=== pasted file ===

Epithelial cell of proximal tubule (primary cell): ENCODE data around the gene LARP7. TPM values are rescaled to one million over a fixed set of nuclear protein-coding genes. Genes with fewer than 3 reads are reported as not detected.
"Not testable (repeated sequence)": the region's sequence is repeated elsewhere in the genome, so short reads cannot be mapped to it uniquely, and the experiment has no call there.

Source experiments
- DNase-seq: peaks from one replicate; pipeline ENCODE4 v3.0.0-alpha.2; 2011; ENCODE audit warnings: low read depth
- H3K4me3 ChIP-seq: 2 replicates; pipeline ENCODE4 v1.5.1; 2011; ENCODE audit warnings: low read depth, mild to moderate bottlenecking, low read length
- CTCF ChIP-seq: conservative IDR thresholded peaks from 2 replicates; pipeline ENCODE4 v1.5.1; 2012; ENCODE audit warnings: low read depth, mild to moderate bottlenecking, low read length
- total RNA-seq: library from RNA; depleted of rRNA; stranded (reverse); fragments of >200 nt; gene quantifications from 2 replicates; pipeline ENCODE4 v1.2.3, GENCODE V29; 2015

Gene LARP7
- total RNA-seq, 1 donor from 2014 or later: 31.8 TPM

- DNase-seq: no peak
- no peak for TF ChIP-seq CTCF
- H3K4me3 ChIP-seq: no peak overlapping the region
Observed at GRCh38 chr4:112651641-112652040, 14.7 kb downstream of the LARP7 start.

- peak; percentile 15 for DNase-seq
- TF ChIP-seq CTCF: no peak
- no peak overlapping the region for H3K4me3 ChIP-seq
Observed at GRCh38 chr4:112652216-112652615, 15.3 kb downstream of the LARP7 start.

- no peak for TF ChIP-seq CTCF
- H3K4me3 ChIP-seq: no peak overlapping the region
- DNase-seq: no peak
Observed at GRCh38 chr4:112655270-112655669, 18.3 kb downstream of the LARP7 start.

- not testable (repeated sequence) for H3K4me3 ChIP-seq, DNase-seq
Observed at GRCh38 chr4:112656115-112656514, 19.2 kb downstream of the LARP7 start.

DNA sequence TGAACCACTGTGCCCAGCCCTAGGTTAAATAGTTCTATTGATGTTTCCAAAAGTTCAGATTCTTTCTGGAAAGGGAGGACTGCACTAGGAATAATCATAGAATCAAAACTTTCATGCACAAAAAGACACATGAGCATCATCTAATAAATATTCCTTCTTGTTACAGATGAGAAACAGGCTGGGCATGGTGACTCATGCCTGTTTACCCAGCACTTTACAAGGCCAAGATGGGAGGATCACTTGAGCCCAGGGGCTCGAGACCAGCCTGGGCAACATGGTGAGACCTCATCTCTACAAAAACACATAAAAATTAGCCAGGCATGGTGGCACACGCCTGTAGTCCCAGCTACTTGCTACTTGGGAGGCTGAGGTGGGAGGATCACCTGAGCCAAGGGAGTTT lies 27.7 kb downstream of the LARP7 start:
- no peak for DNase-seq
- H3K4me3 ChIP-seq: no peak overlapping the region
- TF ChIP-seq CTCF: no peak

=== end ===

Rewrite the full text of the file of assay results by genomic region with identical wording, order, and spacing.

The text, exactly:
Epithelial cell of proximal tubule (primary cell): ENCODE data around the gene LARP7. TPM values are rescaled to one million over a fixed set of nuclear protein-coding genes. Genes with fewer than 3 reads are reported as not detected.
"Not testable (repeated sequence)": the region's sequence is repeated elsewhere in the genome, so short reads cannot be mapped to it uniquely, and the experiment has no call there.

Source experiments
- DNase-seq: peaks from one replicate; pipeline ENCODE4 v3.0.0-alpha.2; 2011; ENCODE audit warnings: low read depth
- H3K4me3 ChIP-seq: 2 replicates; pipeline ENCODE4 v1.5.1; 2011; ENCODE audit warnings: low read depth, mild to moderate bottlenecking, low read length
- CTCF ChIP-seq: conservative IDR thresholded peaks from 2 replicates; pipeline ENCODE4 v1.5.1; 2012; ENCODE audit warnings: low read depth, mild to moderate bottlenecking, low read length
- total RNA-seq: library from RNA; depleted of rRNA; stranded (reverse); fragments of >200 nt; gene quantifications from 2 replicates; pipeline ENCODE4 v1.2.3, GENCODE V29; 2015

Gene LARP7
- total RNA-seq, 1 donor from 2014 or later: 31.8 TPM

- DNase-seq: no peak
- no peak for TF ChIP-seq CTCF
- H3K4me3 ChIP-seq: no peak overlapping the region
Observed at GRCh38 chr4:112651641-112652040, 14.7 kb downstream of the LARP7 start.

- peak; percentile 15 for DNase-seq
- TF ChIP-seq CTCF: no peak
- no peak overlapping the region for H3K4me3 ChIP-seq
Observed at GRCh38 chr4:112652216-112652615, 15.3 kb downstream of the LARP7 start.

- no peak for TF ChIP-seq CTCF
- H3K4me3 ChIP-seq: no peak overlapping the region
- DNase-seq: no peak
Observed at GRCh38 chr4:112655270-112655669, 18.3 kb downstream of the LARP7 start.

- not testable (repeated sequence) for H3K4me3 ChIP-seq, DNase-seq
Observed at GRCh38 chr4:112656115-112656514, 19.2 kb downstream of the LARP7 start.

DNA sequence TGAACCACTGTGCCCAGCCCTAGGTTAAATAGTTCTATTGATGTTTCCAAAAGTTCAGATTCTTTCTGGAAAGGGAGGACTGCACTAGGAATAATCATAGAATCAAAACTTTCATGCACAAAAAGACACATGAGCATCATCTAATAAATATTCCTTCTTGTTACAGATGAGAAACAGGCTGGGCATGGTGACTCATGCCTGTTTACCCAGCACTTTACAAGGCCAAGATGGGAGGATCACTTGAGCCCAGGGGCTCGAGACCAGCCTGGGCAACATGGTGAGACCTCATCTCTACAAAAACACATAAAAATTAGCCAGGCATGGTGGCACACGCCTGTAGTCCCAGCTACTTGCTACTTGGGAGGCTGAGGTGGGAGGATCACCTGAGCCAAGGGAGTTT lies 27.7 kb downstream of the LARP7 start:
- no peak for DNase-seq
- H3K4me3 ChIP-seq: no peak overlapping the region
- TF ChIP-seq CTCF: no peak